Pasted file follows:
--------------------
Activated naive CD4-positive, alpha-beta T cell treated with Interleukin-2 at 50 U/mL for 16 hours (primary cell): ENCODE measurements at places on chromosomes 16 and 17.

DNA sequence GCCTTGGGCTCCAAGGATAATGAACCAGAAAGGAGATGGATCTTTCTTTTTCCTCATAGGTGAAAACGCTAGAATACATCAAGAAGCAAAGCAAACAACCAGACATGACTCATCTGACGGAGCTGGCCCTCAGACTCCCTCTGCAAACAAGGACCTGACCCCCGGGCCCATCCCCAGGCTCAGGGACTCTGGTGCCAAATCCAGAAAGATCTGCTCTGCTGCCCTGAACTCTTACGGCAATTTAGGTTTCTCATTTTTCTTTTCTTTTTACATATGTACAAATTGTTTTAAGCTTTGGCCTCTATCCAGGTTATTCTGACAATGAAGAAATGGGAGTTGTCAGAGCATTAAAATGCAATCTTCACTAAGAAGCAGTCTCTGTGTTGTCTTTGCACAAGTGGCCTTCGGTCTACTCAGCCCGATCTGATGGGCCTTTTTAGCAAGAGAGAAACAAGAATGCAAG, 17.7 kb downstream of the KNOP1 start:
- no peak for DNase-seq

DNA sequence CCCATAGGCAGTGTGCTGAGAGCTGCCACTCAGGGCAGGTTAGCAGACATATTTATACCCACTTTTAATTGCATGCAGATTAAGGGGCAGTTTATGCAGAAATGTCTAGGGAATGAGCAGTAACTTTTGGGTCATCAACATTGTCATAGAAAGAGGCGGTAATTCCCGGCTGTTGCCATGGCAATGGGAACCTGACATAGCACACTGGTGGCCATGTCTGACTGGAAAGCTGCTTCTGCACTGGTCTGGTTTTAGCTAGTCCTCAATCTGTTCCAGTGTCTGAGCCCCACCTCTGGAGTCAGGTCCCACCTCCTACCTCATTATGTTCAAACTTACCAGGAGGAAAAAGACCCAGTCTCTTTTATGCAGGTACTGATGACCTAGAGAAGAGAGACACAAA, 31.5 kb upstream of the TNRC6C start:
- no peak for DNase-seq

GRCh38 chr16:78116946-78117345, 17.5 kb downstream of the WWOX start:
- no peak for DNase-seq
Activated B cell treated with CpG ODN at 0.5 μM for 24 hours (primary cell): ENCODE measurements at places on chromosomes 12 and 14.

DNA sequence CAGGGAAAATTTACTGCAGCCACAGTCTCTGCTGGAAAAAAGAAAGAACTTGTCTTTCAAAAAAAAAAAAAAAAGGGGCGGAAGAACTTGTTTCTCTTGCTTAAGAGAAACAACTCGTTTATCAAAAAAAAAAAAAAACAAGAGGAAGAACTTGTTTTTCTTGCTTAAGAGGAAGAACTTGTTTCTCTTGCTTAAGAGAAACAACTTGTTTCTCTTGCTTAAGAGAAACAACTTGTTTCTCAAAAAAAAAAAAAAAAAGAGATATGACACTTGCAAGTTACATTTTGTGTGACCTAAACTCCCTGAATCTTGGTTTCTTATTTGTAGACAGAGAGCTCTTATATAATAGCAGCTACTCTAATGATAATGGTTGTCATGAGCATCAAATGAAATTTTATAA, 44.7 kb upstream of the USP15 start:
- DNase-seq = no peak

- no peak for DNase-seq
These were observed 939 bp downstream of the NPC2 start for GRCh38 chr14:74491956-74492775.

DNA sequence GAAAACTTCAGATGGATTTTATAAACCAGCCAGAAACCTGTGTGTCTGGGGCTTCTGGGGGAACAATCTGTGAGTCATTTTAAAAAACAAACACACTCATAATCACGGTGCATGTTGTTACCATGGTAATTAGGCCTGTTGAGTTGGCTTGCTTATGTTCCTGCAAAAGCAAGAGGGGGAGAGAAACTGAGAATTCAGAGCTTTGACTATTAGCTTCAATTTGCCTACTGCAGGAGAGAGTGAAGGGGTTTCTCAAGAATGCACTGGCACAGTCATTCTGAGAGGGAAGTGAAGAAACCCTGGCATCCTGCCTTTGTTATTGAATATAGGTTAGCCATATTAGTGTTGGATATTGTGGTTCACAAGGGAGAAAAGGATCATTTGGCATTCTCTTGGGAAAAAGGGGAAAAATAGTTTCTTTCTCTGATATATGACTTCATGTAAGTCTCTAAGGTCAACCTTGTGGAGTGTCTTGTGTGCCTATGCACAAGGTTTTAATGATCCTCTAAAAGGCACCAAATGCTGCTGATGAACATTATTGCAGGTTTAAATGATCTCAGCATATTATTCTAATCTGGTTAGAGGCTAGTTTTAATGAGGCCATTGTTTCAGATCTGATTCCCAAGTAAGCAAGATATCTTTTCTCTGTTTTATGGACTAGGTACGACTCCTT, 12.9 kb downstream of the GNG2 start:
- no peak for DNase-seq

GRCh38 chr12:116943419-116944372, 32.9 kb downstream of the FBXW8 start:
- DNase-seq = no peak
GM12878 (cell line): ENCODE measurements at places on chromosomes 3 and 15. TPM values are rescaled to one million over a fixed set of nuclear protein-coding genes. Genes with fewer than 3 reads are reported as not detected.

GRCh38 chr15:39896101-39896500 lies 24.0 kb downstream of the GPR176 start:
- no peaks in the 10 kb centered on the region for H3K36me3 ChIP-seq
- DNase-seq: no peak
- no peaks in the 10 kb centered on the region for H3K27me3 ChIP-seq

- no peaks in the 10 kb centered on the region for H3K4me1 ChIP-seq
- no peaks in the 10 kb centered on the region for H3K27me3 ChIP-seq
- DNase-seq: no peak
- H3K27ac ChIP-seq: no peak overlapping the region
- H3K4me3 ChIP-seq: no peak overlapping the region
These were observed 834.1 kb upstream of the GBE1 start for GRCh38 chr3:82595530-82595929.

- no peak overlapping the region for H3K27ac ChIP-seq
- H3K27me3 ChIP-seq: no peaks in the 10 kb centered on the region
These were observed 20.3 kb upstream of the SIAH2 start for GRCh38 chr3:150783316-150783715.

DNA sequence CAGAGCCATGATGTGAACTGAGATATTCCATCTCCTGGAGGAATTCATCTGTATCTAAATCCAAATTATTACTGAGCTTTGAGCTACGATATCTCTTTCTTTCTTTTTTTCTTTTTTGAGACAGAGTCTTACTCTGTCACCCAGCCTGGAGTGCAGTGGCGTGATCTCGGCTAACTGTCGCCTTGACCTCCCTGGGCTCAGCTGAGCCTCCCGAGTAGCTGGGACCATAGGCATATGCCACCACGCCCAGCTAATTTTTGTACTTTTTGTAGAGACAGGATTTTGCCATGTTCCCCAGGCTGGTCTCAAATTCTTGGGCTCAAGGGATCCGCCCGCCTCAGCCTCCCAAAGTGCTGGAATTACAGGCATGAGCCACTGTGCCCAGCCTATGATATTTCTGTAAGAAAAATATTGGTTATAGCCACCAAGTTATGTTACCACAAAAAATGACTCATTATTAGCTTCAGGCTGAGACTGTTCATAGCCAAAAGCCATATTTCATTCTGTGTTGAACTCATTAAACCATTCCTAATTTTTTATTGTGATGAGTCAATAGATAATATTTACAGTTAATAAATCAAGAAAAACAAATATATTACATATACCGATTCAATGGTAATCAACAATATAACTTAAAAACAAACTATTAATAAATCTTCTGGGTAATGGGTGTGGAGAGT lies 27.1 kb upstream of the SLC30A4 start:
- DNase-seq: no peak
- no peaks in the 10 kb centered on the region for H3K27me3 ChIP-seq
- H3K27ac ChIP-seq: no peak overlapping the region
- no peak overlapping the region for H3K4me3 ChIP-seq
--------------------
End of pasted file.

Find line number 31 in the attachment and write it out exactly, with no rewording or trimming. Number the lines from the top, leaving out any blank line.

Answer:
DNA sequence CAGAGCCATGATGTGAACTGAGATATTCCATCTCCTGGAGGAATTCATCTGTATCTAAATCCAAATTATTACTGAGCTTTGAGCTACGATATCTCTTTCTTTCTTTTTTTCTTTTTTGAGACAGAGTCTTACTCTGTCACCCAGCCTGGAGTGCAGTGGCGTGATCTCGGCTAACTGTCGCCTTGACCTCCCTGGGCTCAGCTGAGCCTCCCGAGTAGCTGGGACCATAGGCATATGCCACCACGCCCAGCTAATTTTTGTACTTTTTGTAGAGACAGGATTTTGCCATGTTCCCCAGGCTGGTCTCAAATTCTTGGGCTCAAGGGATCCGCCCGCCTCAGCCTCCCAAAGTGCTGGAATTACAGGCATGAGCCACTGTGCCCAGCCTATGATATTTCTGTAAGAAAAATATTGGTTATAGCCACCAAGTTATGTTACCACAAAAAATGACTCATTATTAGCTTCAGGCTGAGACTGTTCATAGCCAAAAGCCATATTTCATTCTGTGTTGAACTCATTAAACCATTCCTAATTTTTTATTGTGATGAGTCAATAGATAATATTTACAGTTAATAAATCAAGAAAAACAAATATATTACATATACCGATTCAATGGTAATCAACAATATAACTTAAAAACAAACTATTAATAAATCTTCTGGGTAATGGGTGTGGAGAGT lies 27.1 kb upstream of the SLC30A4 start: